How to use Google Public DNS on Windows 7 and Windows XP
By on December 4th, 2009

Google recently announced that it’s offering a new public DNS server. It caught me by surprise. However, I’m not new to using public DNS services, and I gave Google’s new service a try. If you are using Windows 7 or Windows XP, I’ll show you how to set it up.

First, let’s get a couple of questions out of the way.

What is a DNS server?

DNS stuff can get pretty complicated, and I don’t want to go into details, so I’ll just give you a general idea. A DNS server is like a phone book. If you want to call someone using your phone, you may need to look up their phone number. Every website on the net has a 12 digit number (IP Address) that your PC needs to know in order to contact it. When you type a website name into a browser, your PC queries it’s assigned DNS server (the phone book), the DNS server reports the IP address (the phone number) back to your PC, and the PC initiates a connection with the site you requested. This all happens automatically and you really don’t need to know about DNS to use it. Most people are using a private DNS server that’s assigned by their Internet Service Provider, however, there are many open (public) DNS servers out there that anyone can use. Google’s new DNS server is only one among thousands.

Why would you want to use Google’s Public DNS?

I’m not sure that I completely agree with the reasons given at the Google Public DNS home page, but they state that their DNS service is faster, more secure and fairly private. Personally, I prefer OpenDNS, but that’s a topic for another time.

And now – on to the How toportion.

Set up Google Public DNS on Windows XP

1. Print this out if you are concerned that you won’t remember the details. You could lose your internet connection if something doesn’t go well. You can reverse any changes you make here by following these steps.

2. Open up the Control Panel and click Network and Internet Connections.

googdns-xp-control-panel

2. Then click Network Connections.

googdns-xp-networks

4. Select your active internet connection and right click on it.

googdns-xp-local-area-right-click

5. Select the TCP/IP service in the list and then click on the Properties button.

googdns-xp-network-connection-props

6. Look for the DNS section. If there are already numbers listed in there, be sure to write them down so that you can put things back the way they were if Google’s DNS doesn’t work out for you. If the obtain automaticallybutton is filled, select the use the followingbutton. Then enter in these two numbers ( 8.8.8.8 and 8.8.4.4 ) into the DNS section as shown. Click OK to finish up.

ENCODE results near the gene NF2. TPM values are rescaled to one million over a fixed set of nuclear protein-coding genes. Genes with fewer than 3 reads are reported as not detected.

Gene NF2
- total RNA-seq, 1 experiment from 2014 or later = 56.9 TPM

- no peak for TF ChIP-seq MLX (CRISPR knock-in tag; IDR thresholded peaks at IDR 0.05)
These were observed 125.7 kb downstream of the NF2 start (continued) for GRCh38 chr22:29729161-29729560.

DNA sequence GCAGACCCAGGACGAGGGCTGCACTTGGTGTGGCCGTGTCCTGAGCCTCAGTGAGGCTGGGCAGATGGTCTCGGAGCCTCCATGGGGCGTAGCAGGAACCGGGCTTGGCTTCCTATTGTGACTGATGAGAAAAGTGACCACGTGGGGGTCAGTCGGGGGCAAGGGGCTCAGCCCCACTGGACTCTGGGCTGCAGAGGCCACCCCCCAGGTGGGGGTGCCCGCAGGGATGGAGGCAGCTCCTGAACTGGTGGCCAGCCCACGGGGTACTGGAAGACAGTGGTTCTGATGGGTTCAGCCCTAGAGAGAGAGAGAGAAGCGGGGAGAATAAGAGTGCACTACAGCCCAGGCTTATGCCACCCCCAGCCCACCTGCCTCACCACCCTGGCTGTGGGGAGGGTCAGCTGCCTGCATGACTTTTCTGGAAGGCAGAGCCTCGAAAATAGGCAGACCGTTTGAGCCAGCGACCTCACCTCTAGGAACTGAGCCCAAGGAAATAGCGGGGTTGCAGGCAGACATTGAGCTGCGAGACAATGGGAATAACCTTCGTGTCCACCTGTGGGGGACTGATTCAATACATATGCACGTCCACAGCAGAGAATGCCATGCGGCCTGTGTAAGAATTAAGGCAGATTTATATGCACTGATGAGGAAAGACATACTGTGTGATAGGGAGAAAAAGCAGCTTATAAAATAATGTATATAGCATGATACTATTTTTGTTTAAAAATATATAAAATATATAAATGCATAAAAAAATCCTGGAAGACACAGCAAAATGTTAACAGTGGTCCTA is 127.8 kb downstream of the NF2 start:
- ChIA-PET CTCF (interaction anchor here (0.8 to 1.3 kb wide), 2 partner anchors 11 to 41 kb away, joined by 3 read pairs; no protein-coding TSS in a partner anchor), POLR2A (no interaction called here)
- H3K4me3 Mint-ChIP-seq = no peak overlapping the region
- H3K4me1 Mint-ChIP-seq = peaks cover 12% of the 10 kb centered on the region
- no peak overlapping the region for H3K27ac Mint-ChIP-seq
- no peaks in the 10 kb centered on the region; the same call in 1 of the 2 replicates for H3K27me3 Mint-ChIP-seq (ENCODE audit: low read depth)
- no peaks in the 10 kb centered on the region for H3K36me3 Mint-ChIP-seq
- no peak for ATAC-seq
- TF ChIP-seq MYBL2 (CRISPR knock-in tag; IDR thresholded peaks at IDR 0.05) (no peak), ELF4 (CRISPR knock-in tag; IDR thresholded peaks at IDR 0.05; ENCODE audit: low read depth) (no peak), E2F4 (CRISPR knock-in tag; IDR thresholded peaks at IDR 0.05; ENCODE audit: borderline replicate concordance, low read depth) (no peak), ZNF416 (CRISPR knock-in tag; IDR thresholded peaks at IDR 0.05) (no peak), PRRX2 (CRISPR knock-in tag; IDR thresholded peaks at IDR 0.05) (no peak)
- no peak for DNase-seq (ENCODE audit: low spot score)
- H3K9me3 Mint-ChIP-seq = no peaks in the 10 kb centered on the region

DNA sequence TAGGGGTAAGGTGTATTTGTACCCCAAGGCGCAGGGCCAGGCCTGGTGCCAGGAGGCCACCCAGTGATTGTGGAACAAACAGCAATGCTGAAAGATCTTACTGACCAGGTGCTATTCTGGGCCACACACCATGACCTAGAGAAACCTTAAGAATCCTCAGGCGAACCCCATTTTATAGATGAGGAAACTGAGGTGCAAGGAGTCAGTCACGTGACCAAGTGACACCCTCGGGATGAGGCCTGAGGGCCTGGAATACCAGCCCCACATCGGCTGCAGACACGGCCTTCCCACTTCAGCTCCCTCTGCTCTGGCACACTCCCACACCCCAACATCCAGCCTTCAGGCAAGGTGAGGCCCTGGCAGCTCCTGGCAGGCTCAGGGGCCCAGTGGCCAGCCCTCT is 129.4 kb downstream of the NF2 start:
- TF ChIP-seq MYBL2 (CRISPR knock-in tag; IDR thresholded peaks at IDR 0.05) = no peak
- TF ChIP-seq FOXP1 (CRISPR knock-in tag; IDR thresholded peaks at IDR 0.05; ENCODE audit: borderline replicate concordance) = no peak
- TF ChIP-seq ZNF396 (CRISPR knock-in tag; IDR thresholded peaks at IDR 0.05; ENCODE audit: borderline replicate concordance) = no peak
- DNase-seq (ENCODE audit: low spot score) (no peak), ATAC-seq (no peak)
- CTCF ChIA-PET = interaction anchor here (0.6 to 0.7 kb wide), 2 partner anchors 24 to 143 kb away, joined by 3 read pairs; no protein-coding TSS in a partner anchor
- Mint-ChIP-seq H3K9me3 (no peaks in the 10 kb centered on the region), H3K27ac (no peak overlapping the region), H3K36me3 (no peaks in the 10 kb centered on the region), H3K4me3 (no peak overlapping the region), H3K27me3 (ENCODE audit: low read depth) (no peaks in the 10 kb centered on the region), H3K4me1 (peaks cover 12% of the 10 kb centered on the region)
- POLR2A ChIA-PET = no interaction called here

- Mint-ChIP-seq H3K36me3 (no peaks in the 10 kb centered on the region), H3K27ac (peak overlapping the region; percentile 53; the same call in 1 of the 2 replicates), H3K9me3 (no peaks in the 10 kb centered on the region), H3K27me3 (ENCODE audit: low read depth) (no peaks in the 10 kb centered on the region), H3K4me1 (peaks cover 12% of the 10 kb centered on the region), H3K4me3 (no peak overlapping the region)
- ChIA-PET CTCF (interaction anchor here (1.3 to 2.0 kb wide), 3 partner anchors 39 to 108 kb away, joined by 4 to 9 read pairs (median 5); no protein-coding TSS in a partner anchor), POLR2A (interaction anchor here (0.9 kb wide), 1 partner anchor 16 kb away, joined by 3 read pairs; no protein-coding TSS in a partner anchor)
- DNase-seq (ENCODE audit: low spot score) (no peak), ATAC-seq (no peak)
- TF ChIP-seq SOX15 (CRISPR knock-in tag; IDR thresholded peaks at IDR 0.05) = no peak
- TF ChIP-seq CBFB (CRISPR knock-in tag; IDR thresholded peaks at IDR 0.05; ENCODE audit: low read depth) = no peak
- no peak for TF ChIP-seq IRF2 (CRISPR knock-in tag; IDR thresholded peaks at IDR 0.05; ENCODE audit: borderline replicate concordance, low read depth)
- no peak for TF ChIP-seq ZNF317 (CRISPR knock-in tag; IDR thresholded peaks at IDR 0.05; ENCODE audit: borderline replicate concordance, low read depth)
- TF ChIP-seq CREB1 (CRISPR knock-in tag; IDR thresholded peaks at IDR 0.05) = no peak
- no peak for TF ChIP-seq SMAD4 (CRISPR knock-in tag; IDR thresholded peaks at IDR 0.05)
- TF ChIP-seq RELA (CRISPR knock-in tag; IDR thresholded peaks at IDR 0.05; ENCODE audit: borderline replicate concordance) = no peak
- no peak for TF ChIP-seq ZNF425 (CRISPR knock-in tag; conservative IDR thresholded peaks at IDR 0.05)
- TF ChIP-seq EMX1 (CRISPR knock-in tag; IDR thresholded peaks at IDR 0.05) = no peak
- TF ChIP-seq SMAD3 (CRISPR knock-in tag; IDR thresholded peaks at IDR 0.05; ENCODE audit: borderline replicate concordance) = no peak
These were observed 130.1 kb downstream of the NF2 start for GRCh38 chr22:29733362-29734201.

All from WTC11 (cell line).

googdns-xp-ip-props

7. Open up your web browser and surf around awhile. If you aren’t getting anywhere, try a reboot.

Set up Google Public DNS on Windows 7

1. Print this out if you are concerned that you won’t remember the details. You could lose your internet connection if something doesn’t go well. You can reverse any changes you make here by following these steps.

2. Open up the Control Panel, then select Network and Internet.

googdns-win7-control-panel

3. Select Network and Sharing Center.

googdns-win7-network internet

4. Select Change adapter settings.

googdns-win7-network sharing-center

5. Right click on your current internet connection and choose Properties.

googdns-win7-local-area-right-click

6. Select the TCP/IPv4service in the list, then click the Propertiesbutton.

googdns-win7-local-connection-props

7. Look for the DNS section. If there are already numbers listed in there, be sure to write them down so that you can put things back the way they were if Google’s DNS doesn’t work out for you. If the obtain automaticallybutton is filled, select the use the followingbutton. Then enter in these two numbers ( 8.8.8.8 and 8.8.4.4 ) into the DNS section as shown. Click OK to finish up.

googdns-win7-ip-props

8. Open up your web browser and surf around awhile. If you aren’t getting anywhere, try a reboot.

More Details about Google’s Public DNS Server

Home page FAQs Privacy Statements

Techie Buzz Verdict:

I’m not comfortable with a full recommendation for Google’s Public DNS servers yet. However, if your current DNS server is unreliable, this is a fine alternative. It’s simple to set up and it shouldn’t do any harm. You can always change the settings back to what they were before. If Google starts adding more features to this service, I’ll give it a higher rating.

Techie Buzz Rating: 3/5

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Author: Clif Sipe Google Profile for Clif Sipe
Promoting Freeware and Free information since 2004. Owner of FreewareWiki.com with over 2000 pages of freebies. Please subscribe to my Google Feed or follow me on Twitter @clifnotes.

Clif Sipe has written and can be contacted at clif@techie-buzz.com.

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